August 13, Ordinary 19A (1 Kings 19:9–18; Psalm 85:8–13; Romans 10:5–15; Matthew 14:22–33)

Both Elijah and Peter face a stark reality: fear.
July 13, 2017

War rages around us, and all too often within us. In the texts before us this week, we see both: major battles between people and fights raging inside one person. But they share a central issue: fear.

In 1 Kings, there is a war raging for the souls and the spiritual allegiance of God’s chosen people. The nation has split into two, and the people’s affection for Yahweh has turned to disobedience, their fidelity to idolatry. There is a war raging for the very souls of God’s people.

Then Elijah shows up. First Kings tells of the mighty acts of this prophetic warrior. A God-sent, miracle-working, one-man wrecking crew, Elijah takes on King Ahab’s Baal-worshiping wife, Jezebel, and wipes out no fewer than 450 of her favored prophets. In response, Jezebel sends Elijah a special hand-delivered death threat.

And what does Elijah do? Full of fear, he runs away.

First in verse 10 and later in verse 14, Elijah explains that he is running scared because it looks to him like all is lost. As faithful and fierce a weapon for the Lord as he has been, the Israelites have not budged in their sins. Elijah feels he has been no more effective a prophet than those who came before him, who died trying to make a difference for the Lord. Many of us today know what that’s like: We are working hard for the Lord, but often we do not see the returns.

Despite all Elijah’s work, the people haven’t stopped worshiping idols. Despite all his praying, they haven’t returned to the covenant. Despite his wonder working, they haven’t remembered who or whose they are. Despite all they’ve seen that the Lord has done through Elijah, the people still have not changed their ways. And full of fear, Elijah runs. He heads to Mount Horeb to give up, to turn in his prophet’s license and retire in disgust and defeat.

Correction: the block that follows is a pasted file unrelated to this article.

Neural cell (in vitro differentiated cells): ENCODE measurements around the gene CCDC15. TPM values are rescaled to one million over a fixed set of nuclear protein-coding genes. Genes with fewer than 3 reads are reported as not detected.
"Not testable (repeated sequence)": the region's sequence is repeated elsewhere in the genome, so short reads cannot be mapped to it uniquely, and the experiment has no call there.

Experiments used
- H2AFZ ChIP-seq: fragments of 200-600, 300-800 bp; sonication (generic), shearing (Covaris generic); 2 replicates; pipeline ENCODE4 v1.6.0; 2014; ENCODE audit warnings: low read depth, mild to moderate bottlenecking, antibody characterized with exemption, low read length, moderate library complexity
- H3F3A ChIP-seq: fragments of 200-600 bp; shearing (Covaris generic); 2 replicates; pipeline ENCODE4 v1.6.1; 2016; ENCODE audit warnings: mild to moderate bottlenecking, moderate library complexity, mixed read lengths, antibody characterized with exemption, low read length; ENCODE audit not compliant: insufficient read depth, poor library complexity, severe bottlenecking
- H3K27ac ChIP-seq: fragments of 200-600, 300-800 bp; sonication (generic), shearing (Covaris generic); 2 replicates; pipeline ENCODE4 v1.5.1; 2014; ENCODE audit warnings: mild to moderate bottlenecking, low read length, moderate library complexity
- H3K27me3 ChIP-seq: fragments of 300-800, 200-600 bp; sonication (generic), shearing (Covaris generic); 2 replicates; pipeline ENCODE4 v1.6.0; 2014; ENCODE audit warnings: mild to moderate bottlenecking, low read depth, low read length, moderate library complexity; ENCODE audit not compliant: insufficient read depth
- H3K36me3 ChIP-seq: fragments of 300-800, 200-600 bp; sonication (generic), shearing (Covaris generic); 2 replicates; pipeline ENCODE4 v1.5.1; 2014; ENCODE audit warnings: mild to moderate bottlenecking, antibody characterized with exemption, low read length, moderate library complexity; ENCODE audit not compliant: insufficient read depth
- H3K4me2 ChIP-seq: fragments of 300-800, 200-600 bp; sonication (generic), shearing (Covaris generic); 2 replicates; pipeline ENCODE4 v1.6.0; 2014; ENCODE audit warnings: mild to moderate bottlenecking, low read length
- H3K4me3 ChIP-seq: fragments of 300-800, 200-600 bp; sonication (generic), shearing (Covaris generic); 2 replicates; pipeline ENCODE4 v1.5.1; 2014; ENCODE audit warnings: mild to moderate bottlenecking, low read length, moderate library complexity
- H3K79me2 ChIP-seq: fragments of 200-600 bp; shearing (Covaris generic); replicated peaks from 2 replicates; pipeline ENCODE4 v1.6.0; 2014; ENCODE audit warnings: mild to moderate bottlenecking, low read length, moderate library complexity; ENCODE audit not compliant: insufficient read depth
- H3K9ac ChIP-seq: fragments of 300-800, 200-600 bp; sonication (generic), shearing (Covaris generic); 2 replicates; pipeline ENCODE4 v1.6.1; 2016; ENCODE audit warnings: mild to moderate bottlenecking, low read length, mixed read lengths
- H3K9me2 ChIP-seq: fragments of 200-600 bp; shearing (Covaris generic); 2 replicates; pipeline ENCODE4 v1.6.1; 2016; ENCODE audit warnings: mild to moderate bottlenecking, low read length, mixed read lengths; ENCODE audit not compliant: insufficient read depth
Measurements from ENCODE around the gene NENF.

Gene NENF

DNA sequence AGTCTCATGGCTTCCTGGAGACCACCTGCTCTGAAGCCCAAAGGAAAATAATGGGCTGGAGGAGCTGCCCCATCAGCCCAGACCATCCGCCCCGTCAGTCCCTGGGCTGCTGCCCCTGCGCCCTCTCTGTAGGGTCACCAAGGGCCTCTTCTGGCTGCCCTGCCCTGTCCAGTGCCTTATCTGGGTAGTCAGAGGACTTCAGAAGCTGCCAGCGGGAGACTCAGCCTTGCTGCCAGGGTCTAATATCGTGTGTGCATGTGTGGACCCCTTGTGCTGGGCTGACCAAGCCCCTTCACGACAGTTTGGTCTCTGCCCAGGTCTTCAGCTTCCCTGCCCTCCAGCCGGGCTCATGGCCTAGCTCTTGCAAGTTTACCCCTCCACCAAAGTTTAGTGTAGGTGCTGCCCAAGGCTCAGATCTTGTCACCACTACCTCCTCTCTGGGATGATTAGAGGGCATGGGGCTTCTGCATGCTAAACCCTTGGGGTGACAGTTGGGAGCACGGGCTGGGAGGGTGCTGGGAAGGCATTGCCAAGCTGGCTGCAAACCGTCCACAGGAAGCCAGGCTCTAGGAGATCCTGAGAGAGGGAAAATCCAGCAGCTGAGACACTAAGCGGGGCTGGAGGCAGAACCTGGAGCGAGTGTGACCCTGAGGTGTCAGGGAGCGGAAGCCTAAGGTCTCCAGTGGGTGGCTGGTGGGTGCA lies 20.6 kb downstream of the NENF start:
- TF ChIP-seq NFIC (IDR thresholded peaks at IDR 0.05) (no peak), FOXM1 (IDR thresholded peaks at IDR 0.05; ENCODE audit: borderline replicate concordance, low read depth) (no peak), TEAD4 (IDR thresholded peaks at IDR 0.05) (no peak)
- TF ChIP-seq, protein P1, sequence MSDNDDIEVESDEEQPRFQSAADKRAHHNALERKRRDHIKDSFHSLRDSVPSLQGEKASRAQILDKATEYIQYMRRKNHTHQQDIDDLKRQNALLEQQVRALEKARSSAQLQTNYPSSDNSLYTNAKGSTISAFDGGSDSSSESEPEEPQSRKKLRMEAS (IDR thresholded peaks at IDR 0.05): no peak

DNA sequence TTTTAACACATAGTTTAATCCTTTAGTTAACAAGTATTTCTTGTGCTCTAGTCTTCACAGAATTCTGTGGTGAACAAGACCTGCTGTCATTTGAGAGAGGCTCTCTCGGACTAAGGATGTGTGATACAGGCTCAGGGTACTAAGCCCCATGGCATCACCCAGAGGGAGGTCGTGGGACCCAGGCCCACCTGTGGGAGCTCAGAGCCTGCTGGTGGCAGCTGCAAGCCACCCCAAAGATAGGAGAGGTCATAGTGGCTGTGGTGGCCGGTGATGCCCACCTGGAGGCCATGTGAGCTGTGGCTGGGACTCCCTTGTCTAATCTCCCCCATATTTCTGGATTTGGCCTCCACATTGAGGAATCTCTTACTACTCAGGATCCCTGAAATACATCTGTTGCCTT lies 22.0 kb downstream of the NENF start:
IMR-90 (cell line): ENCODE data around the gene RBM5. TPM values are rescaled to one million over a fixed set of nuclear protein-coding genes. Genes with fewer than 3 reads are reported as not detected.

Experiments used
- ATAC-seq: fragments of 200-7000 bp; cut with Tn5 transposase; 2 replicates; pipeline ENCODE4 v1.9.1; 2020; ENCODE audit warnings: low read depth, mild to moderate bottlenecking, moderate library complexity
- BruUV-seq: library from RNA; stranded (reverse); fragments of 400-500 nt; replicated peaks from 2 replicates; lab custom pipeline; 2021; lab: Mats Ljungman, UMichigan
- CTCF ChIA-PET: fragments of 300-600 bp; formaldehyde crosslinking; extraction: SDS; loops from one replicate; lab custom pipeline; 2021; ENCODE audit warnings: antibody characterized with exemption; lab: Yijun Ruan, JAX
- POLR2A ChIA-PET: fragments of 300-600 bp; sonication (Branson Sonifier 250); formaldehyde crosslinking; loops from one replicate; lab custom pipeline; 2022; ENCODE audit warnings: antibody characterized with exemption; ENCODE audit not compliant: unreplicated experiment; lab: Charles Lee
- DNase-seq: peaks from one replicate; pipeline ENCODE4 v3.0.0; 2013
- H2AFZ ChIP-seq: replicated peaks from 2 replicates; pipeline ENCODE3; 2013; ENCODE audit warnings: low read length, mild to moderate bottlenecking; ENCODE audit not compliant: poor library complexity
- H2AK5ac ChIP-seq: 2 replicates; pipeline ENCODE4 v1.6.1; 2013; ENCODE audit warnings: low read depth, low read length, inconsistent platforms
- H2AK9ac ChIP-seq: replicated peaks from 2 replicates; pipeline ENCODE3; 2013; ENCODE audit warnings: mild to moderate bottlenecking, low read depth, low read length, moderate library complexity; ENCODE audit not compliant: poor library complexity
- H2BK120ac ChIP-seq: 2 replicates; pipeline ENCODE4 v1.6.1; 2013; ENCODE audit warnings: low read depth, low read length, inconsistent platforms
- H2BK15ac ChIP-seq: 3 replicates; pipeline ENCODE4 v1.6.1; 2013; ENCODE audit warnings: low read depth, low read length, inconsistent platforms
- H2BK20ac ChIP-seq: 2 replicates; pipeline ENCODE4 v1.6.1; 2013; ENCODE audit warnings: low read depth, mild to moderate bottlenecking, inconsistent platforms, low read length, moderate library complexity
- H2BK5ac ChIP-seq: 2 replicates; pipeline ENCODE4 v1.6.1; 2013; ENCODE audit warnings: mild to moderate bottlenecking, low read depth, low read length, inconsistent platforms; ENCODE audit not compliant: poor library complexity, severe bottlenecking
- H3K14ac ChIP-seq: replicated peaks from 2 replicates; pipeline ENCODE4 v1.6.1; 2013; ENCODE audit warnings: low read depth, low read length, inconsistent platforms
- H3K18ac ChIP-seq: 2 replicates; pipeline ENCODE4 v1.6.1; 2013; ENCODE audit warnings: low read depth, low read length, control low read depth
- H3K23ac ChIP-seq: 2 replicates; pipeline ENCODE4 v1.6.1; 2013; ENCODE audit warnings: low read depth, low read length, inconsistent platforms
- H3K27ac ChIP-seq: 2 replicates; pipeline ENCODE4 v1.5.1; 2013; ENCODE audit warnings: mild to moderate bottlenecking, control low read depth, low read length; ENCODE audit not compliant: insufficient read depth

In the Matthew text, Peter has his own bout with fear. By this point in the Gospel, Peter has witnessed and even shared in Jesus’ power. Peter and the other disciples just participated in the miraculous feeding of 5,000 men—and untallied women and children—with a little bit of fish and unleavened bread, basically a lunch portion of fish tacos. The blessed fish and bread were placed in the disciples’ hands, and the multiplication was manifest as they served the crowd. What’s more, Peter challenged Jesus to confirm his identity and thus was first to recognize Jesus walking on the water. Then he joined Jesus for his very own stroll on the waves.

Still, despite all this, the dynamic current of the wonder-working power of Jesus is short-circuited. Peter gives in to fear. Both Elijah and Peter have to face a stark reality: fear can sideline even the most accomplished of God’s great servants.

Matthew shows us how Peter deals with this fright. He cries out, “Lord, save me!” I can hear a gospel favorite—“in my spiritually baptized imagination,” as I heard preachers say when I was growing up—give lyrical testimony to Peter’s plight:

Hear my cry, hear my call,
Hold my hand lest I fall.
Take my hand, precious Lord, lead me home.

I’m so glad Peter shows me I don’t have to try to be a super saint. There may be select moments when I am so focused on the Lord that I am floating above the world’s natural order. But Peter’s wave-walking escapade shows me that these moments will be fleeting. I still need a savior, after all. One moment I’m in supernatural sync with my savior, and the next I’m drowning in doubt. Still, Jesus never leaves me. Jesus never forsakes me.

The psalmist’s words confirm God’s covenant promises, the grounding of the believers’ peace: “Let me hear what God the Lord will speak, for He will speak peace to His people, to His faithful, to those who turn to Him in their hearts. My salvation is secure because of His word.”

This truth quiets the storms in my life. Elijah witnesses a great wind and earthquake and fire—all of which he has associated with the movement of God, but none of which contain God or God’s salvific activity. Elijah teaches all of us who will sometimes fall victim to fear that our God’s providential plan transcends earthbound signs.

Ultimately, as Christians our fear is defeated through faith in Christ Jesus. As Paul writes in our reading from Romans, quoting Isaiah, “No one who believes in him will be put to shame.” But since fear is a persistent foe, we have to remember to return to our faith. Another gospel favorite reminds me to fight fear with my faith in my Savior: “If the storms don’t cease / And if the wind keeps blowing, / My soul has been anchored in the Lord.”